Identity data demands the highest possible levels of security, but that’s not the only thing that makes protecting it different. In addition to enforcing corporate and regulatory policies that satisfy security mandates, administrators must also consider the customer’s perspective.
What may be acceptable from a regulatory standpoint may not be sufficient for an individual customer, and each customer will have different sensitivities regarding how his or her data is used. When consumers feel a brand is not responsibly using their data or is violating what they deem acceptable, companies can swiftly suffer brand damage and a loss of loyalty.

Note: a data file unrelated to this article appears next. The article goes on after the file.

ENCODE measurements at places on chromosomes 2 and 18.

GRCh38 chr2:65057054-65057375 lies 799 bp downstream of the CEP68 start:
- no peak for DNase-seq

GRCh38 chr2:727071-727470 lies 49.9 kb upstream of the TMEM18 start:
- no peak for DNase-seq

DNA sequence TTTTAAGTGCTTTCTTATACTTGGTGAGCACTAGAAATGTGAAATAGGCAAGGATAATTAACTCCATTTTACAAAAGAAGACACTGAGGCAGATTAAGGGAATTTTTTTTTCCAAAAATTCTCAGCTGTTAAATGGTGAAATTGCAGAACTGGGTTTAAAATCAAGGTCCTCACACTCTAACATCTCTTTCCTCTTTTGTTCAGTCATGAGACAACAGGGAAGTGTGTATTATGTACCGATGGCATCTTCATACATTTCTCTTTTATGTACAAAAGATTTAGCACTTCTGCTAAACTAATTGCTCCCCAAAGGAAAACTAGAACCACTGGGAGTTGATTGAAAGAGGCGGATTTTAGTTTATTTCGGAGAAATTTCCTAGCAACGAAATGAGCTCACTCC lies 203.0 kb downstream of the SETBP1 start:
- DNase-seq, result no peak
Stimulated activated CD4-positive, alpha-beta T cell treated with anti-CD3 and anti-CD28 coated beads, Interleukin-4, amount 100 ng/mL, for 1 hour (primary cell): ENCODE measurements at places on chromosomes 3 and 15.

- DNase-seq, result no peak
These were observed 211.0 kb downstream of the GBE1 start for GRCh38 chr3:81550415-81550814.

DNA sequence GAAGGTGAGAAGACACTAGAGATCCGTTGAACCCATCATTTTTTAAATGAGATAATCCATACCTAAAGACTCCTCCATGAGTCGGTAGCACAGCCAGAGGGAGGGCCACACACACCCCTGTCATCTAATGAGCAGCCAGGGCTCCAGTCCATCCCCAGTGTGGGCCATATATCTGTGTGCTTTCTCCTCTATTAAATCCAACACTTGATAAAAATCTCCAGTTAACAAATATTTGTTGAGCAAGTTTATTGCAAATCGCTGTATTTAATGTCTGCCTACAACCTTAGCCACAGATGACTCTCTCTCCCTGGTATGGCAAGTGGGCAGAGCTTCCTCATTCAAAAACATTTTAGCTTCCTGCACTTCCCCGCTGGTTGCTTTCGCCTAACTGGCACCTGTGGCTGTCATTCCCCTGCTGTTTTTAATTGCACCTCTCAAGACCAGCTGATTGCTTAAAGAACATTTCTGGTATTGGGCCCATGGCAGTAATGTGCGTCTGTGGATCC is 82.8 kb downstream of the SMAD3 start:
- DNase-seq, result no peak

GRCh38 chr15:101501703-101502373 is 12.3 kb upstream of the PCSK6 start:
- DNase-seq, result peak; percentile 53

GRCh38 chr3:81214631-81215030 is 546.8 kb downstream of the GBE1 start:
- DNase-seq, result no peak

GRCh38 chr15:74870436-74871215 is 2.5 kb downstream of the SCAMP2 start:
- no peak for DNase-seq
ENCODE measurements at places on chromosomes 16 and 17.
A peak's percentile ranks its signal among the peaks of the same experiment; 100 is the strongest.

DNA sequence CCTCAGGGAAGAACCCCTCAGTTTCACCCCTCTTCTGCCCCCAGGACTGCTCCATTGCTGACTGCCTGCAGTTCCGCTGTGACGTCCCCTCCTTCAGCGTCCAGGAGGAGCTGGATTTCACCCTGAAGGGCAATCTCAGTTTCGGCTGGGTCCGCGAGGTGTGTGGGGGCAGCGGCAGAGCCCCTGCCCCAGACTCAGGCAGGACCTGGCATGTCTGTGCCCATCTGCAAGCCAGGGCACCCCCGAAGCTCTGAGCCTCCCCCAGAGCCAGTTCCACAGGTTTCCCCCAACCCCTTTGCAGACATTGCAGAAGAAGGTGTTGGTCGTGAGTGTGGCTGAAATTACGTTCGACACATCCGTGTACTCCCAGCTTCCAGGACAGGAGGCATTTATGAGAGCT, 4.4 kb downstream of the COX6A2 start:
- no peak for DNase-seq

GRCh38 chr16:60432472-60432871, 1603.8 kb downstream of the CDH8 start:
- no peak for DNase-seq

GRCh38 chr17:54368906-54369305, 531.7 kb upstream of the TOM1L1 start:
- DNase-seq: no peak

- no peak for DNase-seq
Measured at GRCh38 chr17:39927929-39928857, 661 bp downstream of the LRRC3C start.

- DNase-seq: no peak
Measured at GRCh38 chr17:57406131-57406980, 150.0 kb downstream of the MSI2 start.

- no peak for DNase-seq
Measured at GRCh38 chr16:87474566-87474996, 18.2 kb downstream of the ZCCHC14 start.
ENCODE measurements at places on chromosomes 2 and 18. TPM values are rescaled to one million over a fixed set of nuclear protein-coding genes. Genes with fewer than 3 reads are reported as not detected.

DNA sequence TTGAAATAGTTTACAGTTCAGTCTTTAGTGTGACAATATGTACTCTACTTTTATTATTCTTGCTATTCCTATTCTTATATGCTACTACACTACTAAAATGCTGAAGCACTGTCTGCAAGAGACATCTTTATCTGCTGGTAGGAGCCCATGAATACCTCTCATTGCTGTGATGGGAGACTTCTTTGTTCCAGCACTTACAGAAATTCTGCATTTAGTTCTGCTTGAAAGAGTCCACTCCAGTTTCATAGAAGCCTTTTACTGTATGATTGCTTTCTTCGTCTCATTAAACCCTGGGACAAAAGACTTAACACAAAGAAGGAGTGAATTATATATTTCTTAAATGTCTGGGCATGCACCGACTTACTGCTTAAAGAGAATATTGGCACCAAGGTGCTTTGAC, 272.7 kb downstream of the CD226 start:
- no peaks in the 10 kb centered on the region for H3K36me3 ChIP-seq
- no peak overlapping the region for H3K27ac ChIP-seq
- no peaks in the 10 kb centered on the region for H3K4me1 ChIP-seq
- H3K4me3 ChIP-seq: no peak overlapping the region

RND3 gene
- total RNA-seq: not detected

As a result, user-directed choice and preference is a growing component of identity data security and will continue to become even more important as digital business evolves. Organizations need a way to capture customer preference and privacy choices as well as a way to enforce user directives across all interaction points. This is best achieved through centralized data governance and fine-grain control over data delivered to applications. Data use controlled by customer directed choice and preference is a critical but missing part of most data governance strategies.
- Securing Identity Data Requires Real-Time Customer Notifications
In the past, businesses managed data quietly behind the scenes with little to no visibility to the end user. That’s now changing. In the digital world, customers can and should be active participants in protecting their data, adding a powerfully effective line of defense in preventing and responding quickly to suspicious activity.